Truthear Gate Review – Great

Truthear Gate review featured

In this article, I’m reviewing the Truthear Gate IEM. Gate has a 10mm carbon LCP dynamic driver and clear acrylic faceplates. It’s priced at $19.

The Truthear Gate is currently on pre-sale and will be available from June 15.

Disclaimer: This sample was provided by Shenzhen Audio for an honest review. All observations and opinions here are my own, based on my experience with the product.

Truthear Gate Review – Great
The Truthear Gate is another great budget IEM.
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Mature, refined tuning
Inoffensive highs
Sub-bass depth
Clarity and detail retrieval
Dry, raspy treble
Lower mids are a bit thin
Our Score

Truthear Gate


Driver: 10mm Dynamic Driver
Diaphragm Material: Carbon LCP Dome Composite Ultra-thin PU Diaphragm
Impedance: 28Ω±15%@1kHz
Sensitivity: 122dB/Nrms@1KHz
Total Harmonic Distortion: THD≤1%@1kHz (94dB)
Frequency Response Range: 10-45kHz (IEC61094, Free Field)
Effective Frequency Response Range: 20-20KHz (IEC60318-4, -3dB)

In the Box
  • Truthear Gate IEMs
  • Detachable 0.78mm 2-pin OFC cable
  • 6* pairs of silicone eartips
  • Vinyl carrying pouch
Truthear Gate IEMs with box


You can see the Truthear Gate’s design roots when you look at its predecessor, the Truthear Hola. Although the external shell shape remains largely the same, Gate features a reduced weight and enhancements to the acoustic chamber. And, of course, the other major difference is the new clear faceplates that give you an unobscured view of the internal components and wiring.

Gate stock cable

I was also happy to note that Gate’s cable is the same one that came with the Hola. It’s a twisted cable with a glossy black sheath that is both supple and tangle-resistant. It’s still one of the best stock cables you’ll find with an ultra-budget IEM.


Gear used for testing includes the FX Audio DR07, the Shanling UP4 2022 and the HiBy R3 II. Gate is an efficient IEM and doesn’t require a powerful source.

When it comes to the sound signature, Gate has a light V-shaped sound signature. It’s reasonably neutral across the board but with some added pinna gain and a sub-bass boost. The result is a mature tuning that’s cohesive and easy on the ears. It’s a serious IEM – almost reference in its demeanour but the little colourations in the tuning add a touch of character and warmth.


The enhanced sub-bass gives Gate a hint of playfulness in its otherwise disciplined nature. This bass packs a punch and brings a touch of fun, but even with the pronounced mid-bass, the stage stays surprisingly open. This openness is partly a result of the driver’s agility and rapid decay, along with the added pinna gain that adds clarity and definition.


The midrange is neutral in note size, with a hint of body added from the bass. It sounds clean and spacious, with a touch of added brightness from the upper-midrange lift, yet it remains smooth. Vocal presentation is emphasized, with vocals rising upwards out of the mix with clarity and articulation. However, it’s not all about the upper mids, as male vocals are also sufficiently rich and dense, even if not the most powerful.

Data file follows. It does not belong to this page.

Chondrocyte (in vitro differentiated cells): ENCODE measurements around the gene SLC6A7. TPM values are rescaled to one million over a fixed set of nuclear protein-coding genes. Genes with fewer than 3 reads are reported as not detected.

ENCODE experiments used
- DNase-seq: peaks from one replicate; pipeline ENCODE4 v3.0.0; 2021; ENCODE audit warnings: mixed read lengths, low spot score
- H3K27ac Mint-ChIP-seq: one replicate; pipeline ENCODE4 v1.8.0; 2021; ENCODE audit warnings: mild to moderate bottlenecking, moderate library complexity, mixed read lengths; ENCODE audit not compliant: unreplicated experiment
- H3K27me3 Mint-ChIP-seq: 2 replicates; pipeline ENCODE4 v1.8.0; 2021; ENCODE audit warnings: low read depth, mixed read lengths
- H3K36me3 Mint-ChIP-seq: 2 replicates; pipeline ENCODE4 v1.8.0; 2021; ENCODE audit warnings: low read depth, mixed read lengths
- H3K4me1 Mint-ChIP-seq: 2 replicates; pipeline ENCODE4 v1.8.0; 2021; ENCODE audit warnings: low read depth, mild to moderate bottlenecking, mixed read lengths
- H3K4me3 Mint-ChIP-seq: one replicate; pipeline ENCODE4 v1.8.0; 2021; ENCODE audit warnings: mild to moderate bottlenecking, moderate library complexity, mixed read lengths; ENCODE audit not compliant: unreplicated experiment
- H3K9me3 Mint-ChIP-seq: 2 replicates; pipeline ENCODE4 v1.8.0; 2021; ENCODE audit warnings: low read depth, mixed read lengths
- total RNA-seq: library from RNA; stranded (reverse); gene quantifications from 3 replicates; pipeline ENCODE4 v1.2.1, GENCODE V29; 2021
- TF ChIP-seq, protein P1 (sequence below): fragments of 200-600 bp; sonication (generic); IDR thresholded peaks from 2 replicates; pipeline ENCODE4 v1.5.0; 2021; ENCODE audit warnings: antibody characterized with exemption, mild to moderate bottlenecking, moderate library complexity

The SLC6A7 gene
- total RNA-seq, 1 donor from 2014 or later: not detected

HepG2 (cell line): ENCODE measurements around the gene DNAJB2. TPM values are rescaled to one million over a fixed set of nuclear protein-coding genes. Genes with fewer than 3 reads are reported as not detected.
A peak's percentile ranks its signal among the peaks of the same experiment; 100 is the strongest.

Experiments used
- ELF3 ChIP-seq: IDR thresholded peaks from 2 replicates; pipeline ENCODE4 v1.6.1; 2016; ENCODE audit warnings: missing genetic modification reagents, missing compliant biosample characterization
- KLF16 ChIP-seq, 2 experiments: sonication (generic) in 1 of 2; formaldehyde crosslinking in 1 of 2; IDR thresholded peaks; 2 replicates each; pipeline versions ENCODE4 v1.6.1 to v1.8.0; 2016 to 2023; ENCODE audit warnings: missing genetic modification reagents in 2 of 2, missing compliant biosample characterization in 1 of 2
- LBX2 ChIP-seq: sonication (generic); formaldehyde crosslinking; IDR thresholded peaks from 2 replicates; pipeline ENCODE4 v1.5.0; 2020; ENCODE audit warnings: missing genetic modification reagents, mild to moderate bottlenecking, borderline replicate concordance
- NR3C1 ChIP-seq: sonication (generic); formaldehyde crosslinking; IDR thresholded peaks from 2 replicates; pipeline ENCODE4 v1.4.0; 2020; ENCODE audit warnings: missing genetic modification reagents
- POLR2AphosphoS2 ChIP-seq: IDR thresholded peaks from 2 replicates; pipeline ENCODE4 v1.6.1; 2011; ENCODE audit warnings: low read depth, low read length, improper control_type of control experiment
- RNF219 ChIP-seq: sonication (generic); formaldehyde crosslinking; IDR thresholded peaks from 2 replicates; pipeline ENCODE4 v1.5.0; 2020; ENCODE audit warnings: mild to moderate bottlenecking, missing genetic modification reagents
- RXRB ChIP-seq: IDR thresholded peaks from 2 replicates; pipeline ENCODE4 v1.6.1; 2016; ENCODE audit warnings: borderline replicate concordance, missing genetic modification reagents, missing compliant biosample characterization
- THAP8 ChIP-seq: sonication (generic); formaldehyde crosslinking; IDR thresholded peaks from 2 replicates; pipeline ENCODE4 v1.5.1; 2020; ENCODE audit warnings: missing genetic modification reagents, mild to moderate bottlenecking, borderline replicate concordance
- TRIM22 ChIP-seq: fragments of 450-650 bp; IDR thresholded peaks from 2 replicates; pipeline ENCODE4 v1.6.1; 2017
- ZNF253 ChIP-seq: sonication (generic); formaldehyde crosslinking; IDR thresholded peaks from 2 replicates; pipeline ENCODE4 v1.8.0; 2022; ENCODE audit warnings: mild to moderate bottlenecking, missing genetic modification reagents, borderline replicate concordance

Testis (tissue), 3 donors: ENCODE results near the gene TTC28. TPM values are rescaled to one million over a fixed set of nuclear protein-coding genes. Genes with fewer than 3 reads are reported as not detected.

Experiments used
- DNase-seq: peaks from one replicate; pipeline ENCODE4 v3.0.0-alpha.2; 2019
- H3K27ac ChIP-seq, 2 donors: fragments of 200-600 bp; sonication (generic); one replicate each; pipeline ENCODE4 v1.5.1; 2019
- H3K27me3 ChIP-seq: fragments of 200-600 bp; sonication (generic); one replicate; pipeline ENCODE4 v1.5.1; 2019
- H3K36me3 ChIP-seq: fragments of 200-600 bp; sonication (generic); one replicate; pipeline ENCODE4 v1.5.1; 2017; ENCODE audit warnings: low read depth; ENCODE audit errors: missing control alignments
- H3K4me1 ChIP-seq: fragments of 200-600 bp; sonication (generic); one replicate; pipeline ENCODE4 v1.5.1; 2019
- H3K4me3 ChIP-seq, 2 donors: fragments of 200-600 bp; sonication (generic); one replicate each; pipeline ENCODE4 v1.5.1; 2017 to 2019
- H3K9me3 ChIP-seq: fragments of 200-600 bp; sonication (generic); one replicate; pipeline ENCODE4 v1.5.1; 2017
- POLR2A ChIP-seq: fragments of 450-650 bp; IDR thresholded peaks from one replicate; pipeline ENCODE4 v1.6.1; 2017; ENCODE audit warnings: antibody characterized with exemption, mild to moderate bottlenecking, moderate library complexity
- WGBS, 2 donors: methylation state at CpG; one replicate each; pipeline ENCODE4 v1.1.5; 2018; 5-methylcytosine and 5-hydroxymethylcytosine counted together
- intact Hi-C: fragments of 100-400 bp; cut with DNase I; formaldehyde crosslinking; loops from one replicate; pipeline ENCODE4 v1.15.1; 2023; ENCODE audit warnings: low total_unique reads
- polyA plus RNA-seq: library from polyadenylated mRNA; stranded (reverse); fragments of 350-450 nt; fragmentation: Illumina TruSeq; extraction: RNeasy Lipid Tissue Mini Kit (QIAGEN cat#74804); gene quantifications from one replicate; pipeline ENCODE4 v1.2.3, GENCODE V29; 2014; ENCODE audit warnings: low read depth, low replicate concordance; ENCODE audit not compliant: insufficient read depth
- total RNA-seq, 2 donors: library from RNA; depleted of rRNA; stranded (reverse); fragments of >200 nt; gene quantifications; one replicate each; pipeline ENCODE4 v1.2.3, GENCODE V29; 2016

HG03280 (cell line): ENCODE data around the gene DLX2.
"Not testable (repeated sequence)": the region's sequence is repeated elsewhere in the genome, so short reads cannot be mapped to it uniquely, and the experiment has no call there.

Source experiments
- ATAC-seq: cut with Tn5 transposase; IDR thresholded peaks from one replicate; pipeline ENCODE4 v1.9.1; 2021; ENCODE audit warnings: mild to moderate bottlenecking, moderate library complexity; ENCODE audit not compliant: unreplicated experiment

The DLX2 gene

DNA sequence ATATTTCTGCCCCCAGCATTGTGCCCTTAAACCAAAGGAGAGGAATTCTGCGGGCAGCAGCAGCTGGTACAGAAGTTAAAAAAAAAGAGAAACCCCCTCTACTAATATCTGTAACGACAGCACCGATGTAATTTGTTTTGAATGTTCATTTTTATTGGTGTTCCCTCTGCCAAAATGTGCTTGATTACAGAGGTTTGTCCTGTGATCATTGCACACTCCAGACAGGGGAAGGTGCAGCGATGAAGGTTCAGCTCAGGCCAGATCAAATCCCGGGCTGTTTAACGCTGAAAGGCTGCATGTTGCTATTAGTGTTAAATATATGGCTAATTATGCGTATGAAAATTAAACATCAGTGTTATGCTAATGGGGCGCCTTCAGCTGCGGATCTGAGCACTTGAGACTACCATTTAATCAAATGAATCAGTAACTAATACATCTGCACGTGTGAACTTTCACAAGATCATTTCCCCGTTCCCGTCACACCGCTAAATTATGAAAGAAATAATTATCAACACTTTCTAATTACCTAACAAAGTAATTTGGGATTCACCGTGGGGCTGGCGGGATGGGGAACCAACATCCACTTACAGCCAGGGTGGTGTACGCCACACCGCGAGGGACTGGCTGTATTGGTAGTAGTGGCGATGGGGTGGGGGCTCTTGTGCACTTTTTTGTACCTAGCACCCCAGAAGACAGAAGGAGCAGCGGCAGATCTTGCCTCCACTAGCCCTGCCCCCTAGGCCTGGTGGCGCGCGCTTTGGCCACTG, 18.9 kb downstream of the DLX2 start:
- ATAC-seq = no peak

Inner side of Gate's shells

Much like the midrange, Gate’s treble leans toward a neutral presentation. This is both a gift and a curse; on one hand, the treble is smooth and free of harshness, but on the other, it sounds a bit dry and lacks radiance.

Clarity and detail are impressive without edging into brightness. The treble could benefit from a touch more sparkle to add excitement to the overall sound signature. However, considering the price, this is a minor quibble rather than a serious criticism.

Soundstage & Technicalities

Despite having a somewhat laid-back treble, Gate creates an impressively wide soundstage. It’s not the most 3D-holographic experience in terms of imaging but at this price, I’m not complaining. The overall resolution is good for a budget IEM but doesn’t match higher-priced models.


7Hz Salnotes Zero

The 7Hz Salnotes Zero (review here) has less bass emphasis but otherwise closely follows the Gate’s frequency response. This results in a leaner tone for the Zero while simultaneously bringing the midrange and treble more forward.

Zero boasts an even more spacious and resolving midrange, pushing vocals forward in the mix. However, this clarity comes at a cost: male vocals may sound thinner compared to the Gate’s fuller presentation.

Zero’s treble brings a boost in energy compared to the Gate. It delivers a brighter soundscape with a touch of sparkle and brilliance, whereas the Gate’s treble can sound dry and even a bit scratchy. The 7Hz has a slightly narrower stage but more precise imaging.

ZiiGaat Nuo

The ZiiGaat Nuo (review here) and Gate are (perhaps unsurprisingly) extremely similar in their frequency response. The main difference is in their upper treble tuning where the Nuo peaks earlier around 9kHz-10kHz compared to above 12kHz on the Gate.

Nuo hits a bit harder in the bass, carrying slightly more weight and authority. It also has a tad extra fullness in the lower midrange compared to the Gate, giving male vocals more power and string instruments a richer tone.

The Nuo’s treble has more density and airiness compared to the Gate. It’s like looking at a plain doughnut compared to a glazed one; much like how the glazed doughnut catches the eye with its enticing gleam and specular highlights, the Nuo’s treble stands out with its added depth and sparkle.


So, is the Truthear Gate a good IEM and a worthy successor to the Hola? I’d say yes on both accounts. Moreover, I’d say it joins the (quickly growing) current list of top ultra-budget IEMs. Having said that, it’s easy to see why the Gate deserves our recommended award.

Recommended award

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